Although Eastern Europe is literally the eastern part of the continent of Europe, there is no clear demarcation of the countries that are a part of it as the term is more geopolitical than physical. The physical land boundaries of the region are the Ural Mountains and River, and the Caucasus Mountains but these are irrelevant in the larger scheme of boundaries. Countries that make up this part of Europe have sometimes been described as a cultural entity with its main characteristics comprising Greek, Russian, Byzantine, Eastern Orthodox and influences from the Ottoman culture. Another definition of Eastern Europe is the term Eastern Bloc which emerged during the Cold War to group the former communist European states which were not part of the Soviet Union.
However, no matter what demarcation is used to mark the region, there is no doubt that this part of Europe is a melting pot of natural wonders with rugged mountain scenery, sprawling plains, and beautiful water bodies. Eastern Europe is a land bathed in folklore and festivals that have been passed down through the ages, like Poland’s Drowning of Marzanna, Bulgaria’s Golden Grapes Festival or Hungary‘s Busójárás. It is also a breathing museum of history with some of its remarkable monuments like the Constantin Tanase Theater in Bucharest, the Main Market Square of Krakow or the Prague Castle in the Czech Republic, drawing interested visitors into its past.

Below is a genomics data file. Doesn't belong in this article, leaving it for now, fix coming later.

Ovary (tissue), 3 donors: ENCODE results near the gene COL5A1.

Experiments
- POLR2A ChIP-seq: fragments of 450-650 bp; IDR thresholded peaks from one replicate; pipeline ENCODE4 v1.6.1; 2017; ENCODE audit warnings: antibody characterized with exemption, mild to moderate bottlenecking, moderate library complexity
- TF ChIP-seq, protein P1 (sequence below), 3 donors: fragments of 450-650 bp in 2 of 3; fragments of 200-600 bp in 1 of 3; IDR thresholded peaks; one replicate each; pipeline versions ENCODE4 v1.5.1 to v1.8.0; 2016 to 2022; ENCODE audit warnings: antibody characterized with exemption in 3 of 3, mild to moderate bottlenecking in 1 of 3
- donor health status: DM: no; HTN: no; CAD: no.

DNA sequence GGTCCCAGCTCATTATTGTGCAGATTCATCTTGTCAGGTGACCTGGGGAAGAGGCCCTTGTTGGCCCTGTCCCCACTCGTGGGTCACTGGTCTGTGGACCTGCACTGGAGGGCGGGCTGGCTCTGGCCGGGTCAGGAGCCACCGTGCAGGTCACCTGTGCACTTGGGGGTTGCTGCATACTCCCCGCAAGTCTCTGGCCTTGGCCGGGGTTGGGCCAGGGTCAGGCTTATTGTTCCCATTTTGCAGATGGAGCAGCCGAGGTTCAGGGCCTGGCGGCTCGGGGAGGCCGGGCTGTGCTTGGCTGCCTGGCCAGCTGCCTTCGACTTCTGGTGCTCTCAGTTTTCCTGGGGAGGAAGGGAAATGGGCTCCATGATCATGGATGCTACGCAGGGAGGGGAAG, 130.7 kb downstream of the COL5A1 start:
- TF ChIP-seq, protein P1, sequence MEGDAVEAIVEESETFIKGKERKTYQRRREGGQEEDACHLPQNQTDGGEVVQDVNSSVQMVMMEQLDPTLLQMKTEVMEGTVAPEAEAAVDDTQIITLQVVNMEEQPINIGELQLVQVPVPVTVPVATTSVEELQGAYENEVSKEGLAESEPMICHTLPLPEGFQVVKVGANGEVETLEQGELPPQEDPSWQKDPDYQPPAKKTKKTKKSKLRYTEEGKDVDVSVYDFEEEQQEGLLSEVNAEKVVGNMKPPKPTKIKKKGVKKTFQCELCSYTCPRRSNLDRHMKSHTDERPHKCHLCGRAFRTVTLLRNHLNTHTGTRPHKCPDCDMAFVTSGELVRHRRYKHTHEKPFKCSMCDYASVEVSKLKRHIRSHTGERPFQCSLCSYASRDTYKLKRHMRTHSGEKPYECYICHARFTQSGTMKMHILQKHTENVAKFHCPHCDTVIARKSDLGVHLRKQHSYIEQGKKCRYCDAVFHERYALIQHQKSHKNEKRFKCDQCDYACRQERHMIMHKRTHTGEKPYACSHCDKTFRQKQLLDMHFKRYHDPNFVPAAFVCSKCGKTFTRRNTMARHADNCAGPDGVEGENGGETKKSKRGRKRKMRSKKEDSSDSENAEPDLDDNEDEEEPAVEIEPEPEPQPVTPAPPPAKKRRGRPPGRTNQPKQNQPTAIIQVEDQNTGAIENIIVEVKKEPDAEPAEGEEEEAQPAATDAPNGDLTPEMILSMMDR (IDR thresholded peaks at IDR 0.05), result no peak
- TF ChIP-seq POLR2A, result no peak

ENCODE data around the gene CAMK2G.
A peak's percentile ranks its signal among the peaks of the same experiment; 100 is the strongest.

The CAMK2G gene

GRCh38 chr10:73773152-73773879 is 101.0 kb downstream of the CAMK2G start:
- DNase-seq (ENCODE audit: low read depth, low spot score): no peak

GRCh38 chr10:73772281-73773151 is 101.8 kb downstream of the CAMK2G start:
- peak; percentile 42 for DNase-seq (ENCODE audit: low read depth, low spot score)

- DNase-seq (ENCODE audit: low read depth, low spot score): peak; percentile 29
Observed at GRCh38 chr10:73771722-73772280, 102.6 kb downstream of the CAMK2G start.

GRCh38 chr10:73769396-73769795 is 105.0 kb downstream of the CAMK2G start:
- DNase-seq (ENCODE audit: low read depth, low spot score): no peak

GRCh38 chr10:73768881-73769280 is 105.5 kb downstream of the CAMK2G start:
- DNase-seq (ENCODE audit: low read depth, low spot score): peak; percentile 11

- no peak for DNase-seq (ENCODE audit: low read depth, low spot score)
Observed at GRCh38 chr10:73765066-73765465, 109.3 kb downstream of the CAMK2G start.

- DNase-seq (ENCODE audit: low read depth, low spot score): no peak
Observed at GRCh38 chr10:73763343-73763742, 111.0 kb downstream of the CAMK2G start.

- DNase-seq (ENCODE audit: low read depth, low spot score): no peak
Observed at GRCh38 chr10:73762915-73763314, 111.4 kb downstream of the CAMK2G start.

Top 10 Things To Do In Prague

Top 10 Things To Do In Prague

Perhaps Prague’s most famous landmark is the Astronomical clock located in front of the Old Town Hall which attracts hundreds of tourists from around the world, however there are many other reasons to visit this delightful European city. Romantic couples travel to Prague hoping to take the perfect picture in front of the largest castle…